Landscape Archaeology research cluster
Sheffield’s approach to landscape archaeology is multi-disciplinary and multi-scalar. We combine perspectives and methods from biological and environmental sciences, ethnography, geography, geomatics, heritage studies and history. We research in many parts of the world and with a large number of collaborators, including in the UK, Greece, Italy, France, Russia, Spain, South Africa and Turkey.
The department's projects reflect the long timescales that landscape affords, ranging from early hominin caves in South Africa through to studies of contemporary environmental protest camps in the UK.
Our research places an especially strong emphasis on the ways the past actively shapes contemporary communities and their landscapes. We offer world-leading masters courses in landscape, environmental archaeology and cultural heritage, and we have a vibrant doctoral research community.
Landscape Archaeology Projects
Sintashta Communities Archaeological Research Project
Russia, funded by AHRC and NSF
Vinca Archaeological Metals Project
Serbia, funded by Wenner-Gren
MEMOLA - Mediterranean Mountainous Landscapes -
EU FP7 Research Network
South African Palaeocave Survey
GIS approaches to early hominid site location and palaeocave landscapes in South Africa.
Thornton Abbey excavation
Running since 2011, this project aims to complete the topographical and geophysical survey around the Abbey and conduct targeted excavation of the medieval and early modern features. In doing so the project aims to comprehensively characterise for the first time the three main later phases of activity on site.
The aim of the Viking Torksey project is to understand the role and significance of Torksey by plotting the chronological and spatial development of the various centres of activity, which have been tentatively identified through metal detecting.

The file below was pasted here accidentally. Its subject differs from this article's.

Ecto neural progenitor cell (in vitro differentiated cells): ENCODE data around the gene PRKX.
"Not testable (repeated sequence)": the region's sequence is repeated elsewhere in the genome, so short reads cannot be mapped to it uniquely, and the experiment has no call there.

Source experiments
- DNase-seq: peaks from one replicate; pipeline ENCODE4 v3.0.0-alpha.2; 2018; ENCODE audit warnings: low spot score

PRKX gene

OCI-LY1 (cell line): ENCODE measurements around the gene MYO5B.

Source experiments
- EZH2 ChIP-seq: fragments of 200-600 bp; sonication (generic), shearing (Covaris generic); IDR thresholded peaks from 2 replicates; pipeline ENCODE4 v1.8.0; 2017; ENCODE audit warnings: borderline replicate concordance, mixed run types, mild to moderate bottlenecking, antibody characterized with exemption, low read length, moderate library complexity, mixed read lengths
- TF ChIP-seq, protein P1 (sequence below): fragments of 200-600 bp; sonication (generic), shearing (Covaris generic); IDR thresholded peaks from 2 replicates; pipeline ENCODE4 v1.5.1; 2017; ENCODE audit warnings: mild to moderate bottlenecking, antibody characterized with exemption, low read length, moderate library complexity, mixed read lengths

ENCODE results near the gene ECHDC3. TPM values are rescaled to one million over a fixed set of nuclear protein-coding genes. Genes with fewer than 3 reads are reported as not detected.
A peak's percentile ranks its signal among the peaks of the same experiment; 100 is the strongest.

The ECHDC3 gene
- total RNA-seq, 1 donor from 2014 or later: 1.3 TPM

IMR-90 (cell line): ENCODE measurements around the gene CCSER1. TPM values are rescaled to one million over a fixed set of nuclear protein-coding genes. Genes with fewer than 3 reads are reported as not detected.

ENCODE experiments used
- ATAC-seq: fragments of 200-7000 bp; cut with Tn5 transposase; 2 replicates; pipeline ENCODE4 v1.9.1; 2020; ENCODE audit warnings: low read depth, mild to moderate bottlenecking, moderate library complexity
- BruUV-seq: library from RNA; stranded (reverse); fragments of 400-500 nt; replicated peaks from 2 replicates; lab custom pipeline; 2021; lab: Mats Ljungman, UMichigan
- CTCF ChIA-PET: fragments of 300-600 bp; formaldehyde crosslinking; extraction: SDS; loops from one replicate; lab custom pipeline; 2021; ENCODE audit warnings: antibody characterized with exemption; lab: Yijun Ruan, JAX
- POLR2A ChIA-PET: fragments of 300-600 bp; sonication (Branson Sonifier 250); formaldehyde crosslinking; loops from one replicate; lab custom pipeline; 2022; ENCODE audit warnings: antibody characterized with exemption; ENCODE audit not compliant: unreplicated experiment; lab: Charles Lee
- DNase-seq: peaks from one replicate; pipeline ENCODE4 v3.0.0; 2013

Newark Civil War Project
The Newark Civil War Project is a long term collaborative venture by the University of Sheffield and the newly established National Civil War Centre at Newark. It aims to comprehensively review the 17th-century siegeworks surrounding Newark-on-Trent, Nottinghamshire.
Ethnoarchaeology of pig husbandry in Sardinia and Corsica
Funded by AHRC and British Academy
The aim of this project is to study surviving traditional systems of pig keeping in Sardinia and Corsica, which can help our understanding of the archaeological evidence for pig domestication and husbandry.
Sinop Kale, Turkey, Dr Jane Rempel and Dr Sue Sherratt
This project builds on more than a decade of survey and environmental research conducted by the Sinop Regional Archaeological Project and its aim is to investigate the nature of pre-Greek settlement as well as the early Greek settlement and its later development.